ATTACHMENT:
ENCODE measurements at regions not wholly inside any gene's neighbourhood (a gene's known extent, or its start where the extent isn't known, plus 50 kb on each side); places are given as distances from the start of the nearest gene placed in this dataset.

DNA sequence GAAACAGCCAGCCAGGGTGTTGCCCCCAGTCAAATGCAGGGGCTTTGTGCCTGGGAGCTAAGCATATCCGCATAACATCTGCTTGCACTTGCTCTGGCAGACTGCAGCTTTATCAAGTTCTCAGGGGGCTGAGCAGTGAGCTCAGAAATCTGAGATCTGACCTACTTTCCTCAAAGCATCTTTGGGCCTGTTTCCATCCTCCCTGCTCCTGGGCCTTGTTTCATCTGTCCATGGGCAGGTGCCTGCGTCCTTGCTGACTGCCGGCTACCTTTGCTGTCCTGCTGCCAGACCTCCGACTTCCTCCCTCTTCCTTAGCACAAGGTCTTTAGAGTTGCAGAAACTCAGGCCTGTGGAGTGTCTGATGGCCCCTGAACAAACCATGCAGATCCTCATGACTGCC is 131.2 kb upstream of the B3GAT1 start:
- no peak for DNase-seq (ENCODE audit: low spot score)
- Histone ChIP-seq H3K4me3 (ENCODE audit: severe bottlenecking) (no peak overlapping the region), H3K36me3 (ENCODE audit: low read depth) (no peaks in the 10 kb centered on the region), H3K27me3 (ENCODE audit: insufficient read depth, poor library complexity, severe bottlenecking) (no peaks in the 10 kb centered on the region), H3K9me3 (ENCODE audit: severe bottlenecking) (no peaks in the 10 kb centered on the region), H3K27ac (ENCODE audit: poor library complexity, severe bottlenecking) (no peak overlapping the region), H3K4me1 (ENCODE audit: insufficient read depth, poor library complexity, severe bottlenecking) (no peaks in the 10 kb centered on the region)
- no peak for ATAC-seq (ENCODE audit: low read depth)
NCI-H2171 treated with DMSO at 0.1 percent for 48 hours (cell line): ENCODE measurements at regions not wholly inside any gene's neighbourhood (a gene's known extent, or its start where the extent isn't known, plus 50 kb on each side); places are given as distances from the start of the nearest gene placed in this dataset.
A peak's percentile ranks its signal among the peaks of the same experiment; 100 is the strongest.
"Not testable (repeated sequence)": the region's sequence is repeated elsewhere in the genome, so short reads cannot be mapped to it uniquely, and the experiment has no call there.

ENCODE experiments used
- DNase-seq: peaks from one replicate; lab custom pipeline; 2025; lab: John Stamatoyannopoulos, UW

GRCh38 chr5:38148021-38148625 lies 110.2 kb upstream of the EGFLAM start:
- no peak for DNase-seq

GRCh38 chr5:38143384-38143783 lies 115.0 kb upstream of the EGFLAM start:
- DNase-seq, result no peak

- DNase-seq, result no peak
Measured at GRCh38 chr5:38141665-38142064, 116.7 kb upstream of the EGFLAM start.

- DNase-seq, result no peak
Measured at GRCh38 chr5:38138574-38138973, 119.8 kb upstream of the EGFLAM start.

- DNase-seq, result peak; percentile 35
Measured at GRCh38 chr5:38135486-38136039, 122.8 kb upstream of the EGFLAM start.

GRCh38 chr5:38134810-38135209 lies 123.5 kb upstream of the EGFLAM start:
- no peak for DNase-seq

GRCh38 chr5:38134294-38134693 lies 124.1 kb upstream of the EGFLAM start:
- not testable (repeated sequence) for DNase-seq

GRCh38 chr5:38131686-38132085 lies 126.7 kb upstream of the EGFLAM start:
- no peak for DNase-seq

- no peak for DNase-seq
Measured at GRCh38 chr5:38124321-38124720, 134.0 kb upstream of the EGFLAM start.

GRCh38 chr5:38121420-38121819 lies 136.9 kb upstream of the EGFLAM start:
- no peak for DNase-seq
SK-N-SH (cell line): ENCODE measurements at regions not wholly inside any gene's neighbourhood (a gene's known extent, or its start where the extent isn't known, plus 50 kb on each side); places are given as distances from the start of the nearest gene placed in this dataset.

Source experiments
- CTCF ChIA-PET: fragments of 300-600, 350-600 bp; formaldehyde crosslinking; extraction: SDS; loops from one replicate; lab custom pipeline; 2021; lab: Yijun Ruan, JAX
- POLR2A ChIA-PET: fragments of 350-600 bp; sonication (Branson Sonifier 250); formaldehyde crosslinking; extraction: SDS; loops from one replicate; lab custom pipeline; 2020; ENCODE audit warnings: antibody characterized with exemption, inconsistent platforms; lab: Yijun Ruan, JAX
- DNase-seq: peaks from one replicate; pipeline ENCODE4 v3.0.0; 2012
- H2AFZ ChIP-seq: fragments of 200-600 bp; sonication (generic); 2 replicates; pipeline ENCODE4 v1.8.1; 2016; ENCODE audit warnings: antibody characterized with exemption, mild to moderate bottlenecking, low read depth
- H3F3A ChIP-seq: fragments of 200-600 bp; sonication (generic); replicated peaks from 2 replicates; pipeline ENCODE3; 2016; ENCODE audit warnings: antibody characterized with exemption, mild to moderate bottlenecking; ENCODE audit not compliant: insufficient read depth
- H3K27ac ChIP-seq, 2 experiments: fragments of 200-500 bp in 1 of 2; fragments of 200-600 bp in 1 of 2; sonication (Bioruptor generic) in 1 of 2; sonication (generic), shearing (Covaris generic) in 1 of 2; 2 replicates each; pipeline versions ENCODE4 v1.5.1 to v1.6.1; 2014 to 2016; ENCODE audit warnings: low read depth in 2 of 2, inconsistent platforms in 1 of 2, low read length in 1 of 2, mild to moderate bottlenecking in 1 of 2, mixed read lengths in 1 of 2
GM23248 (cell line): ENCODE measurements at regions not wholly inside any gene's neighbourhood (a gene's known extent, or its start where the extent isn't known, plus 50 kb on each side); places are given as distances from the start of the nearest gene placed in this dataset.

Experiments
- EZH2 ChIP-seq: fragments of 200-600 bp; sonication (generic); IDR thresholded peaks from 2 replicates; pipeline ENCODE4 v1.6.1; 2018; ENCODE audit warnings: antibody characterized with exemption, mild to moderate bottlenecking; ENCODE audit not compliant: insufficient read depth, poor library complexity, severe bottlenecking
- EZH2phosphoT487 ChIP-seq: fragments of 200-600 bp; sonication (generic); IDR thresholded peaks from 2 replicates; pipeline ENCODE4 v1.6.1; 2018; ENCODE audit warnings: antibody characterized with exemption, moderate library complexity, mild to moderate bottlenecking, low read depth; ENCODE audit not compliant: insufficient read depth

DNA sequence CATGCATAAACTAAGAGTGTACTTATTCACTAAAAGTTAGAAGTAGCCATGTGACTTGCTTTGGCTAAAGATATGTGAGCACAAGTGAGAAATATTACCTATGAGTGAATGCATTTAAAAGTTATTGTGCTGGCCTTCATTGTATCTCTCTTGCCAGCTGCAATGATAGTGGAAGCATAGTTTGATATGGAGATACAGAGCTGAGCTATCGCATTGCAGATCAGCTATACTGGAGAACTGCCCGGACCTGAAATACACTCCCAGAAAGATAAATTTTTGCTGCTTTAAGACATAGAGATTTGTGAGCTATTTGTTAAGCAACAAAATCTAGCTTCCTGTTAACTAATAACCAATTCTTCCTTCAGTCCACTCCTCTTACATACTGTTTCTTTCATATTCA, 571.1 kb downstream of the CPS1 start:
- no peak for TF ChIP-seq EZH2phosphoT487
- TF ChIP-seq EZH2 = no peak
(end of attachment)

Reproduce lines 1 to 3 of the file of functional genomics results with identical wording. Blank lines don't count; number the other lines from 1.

ENCODE measurements at regions not wholly inside any gene's neighbourhood (a gene's known extent, or its start where the extent isn't known, plus 50 kb on each side); places are given as distances from the start of the nearest gene placed in this dataset.

DNA sequence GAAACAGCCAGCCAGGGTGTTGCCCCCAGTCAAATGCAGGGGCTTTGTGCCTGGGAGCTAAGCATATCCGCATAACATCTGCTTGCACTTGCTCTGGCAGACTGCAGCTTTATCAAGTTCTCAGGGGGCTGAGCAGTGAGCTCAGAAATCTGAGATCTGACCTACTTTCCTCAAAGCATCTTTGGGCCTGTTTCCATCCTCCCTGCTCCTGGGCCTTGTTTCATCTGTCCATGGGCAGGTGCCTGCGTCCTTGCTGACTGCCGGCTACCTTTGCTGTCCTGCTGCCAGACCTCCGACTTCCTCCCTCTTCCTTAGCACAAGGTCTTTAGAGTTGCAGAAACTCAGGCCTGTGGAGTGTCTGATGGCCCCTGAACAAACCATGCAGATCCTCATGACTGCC is 131.2 kb upstream of the B3GAT1 start:
- no peak for DNase-seq (ENCODE audit: low spot score)